Justice Hallan said that “the effect of the order sought is to protect the executor or administrator and enable the estate to be distributed without having to wait until what might be unprovable can be proved.”
“It also applies where every reasonable step has been taken to trace the individual in question and it is most improbable that any such individual would ever establish a claim,” the judge said.
To release Mr Jordan from his undertaking not to distribute Kyriakos’s share of the estate, the judge had to consider whether it would be “unjust” if the undertaking were to remain in force.
Mr Jordan made his promise not to distribute the missing nephew’s money when the search for his whereabouts was still ongoing. Now that the search had ended, there was no need for the undertaking to remain in place.
When he granted the orders sought, Justice Hallen said that the Galanakis family had taken sufficient steps to determine what had happened to Kyriakos and attempted to find him. No-one came forward to contradict that evidence.
Another big part of the judge’s decision was the fact that 38 years had passed since anyone had seen or heard from Kyriakos.
He also considered the “substantial” amount of money that was at stake. The nephews were both set to inherit from Michael $1.4 million each, with the remaining $2.83 million earmarked for Michael’s brother Eirini, who died in 2021.
Justice Hallan concluded that nobody would be affected if Mr Jordan was released from his undertaking. He said there was no public interest for it to remain in place and that revoking it would be practical as it would allow Mr Jordan to complete the administration of Michael’s estate.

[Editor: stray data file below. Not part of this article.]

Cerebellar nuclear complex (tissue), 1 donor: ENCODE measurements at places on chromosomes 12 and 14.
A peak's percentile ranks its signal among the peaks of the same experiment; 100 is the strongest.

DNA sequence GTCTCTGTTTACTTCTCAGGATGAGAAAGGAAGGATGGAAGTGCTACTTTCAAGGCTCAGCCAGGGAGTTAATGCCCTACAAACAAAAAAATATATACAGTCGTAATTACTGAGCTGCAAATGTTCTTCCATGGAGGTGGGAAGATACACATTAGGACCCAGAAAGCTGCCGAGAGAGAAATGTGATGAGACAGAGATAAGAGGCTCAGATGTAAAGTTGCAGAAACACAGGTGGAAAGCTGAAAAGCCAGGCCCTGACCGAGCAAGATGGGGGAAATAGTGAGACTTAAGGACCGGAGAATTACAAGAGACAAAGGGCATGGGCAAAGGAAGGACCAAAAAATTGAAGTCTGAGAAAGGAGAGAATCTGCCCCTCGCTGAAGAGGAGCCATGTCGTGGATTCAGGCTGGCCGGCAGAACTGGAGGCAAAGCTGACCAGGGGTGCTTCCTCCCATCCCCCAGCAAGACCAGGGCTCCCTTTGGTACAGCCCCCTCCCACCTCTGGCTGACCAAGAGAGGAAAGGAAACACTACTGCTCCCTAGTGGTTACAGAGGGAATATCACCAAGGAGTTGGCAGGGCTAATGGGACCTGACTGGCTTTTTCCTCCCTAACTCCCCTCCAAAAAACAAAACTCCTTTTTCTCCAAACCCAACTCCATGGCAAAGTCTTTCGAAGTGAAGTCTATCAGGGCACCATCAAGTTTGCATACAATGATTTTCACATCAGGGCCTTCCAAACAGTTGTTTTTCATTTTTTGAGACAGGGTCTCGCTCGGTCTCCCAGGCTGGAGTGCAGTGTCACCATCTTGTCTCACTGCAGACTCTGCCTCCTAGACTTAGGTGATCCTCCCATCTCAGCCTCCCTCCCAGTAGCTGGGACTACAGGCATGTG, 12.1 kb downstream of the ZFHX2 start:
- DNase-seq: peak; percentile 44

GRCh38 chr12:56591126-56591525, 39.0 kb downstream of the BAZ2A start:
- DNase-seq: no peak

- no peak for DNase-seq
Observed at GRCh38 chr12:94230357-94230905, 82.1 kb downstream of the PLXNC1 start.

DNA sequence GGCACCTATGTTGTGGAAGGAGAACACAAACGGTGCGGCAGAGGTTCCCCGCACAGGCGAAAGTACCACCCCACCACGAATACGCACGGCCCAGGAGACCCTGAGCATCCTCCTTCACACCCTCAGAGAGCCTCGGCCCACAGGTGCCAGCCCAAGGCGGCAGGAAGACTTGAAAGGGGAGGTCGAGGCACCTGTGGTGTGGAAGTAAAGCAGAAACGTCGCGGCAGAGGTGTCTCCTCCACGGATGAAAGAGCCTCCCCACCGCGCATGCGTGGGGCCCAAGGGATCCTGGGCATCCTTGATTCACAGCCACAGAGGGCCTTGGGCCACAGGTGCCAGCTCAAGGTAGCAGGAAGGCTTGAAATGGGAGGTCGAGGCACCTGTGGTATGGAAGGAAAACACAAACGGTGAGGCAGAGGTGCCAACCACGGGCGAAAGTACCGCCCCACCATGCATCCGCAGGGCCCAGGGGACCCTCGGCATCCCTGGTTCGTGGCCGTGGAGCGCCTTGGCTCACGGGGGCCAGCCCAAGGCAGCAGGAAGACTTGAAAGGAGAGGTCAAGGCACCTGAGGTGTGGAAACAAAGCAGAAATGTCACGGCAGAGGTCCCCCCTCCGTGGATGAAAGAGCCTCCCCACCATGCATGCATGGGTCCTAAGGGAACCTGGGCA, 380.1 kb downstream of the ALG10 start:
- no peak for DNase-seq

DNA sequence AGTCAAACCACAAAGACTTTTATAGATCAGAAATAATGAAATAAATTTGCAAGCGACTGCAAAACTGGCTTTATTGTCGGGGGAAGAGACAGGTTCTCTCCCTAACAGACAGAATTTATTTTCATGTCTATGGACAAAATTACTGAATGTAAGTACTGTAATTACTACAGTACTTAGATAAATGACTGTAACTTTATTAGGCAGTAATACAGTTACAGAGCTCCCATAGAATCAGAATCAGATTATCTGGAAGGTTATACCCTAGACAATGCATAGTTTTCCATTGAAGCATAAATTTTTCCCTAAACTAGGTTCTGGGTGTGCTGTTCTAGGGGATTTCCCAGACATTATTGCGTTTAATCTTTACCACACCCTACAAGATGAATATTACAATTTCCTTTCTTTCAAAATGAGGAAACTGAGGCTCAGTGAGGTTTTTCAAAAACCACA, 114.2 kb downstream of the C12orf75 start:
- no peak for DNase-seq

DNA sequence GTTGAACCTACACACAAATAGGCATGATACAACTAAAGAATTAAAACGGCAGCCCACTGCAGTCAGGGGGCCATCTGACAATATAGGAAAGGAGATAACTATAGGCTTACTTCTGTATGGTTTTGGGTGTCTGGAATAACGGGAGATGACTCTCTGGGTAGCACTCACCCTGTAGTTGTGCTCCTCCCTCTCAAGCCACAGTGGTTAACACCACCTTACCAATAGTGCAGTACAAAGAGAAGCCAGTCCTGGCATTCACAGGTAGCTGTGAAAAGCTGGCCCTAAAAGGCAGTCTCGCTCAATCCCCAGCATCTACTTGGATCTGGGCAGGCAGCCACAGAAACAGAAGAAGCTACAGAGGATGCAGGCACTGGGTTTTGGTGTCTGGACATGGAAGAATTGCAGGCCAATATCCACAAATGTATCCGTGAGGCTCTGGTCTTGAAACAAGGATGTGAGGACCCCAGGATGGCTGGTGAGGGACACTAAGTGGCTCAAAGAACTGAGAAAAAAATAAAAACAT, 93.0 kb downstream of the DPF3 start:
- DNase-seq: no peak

The judge said that “all avenues of search have been exhausted” and that there was “no useful purpose” in delaying the distribution of the estate any further.
In coming to that decision, the court also had to look at:
- The sufficiency of inquiries that had been made into the whereabouts of the missing person, both before and after the death of the deceased,
- How much time had lapsed since the death of the deceased,
- How much time had lapsed since the missing person was last heard from,
- That a qualified municipal court has considered the matter,
- Whether pursuing further avenues of query and deferring the decision would result in a claim made by the missing person or otherwise generate further information,
- The likely delay associated with pursuing those further avenues, and
- The likelihood that such investigations would result in additional information.
Attempts to locate beneficiaries should not be underestimated, nor should the huge amount of work that is required to convince a judge that all the factors above should rest in favour of an executor or administrator.
In addition to a significant delay in administering the estate, there are also costs to consider. In the case above, for example, the plaintiff’s costs to bring the court proceedings were paid out of Michael’s estate.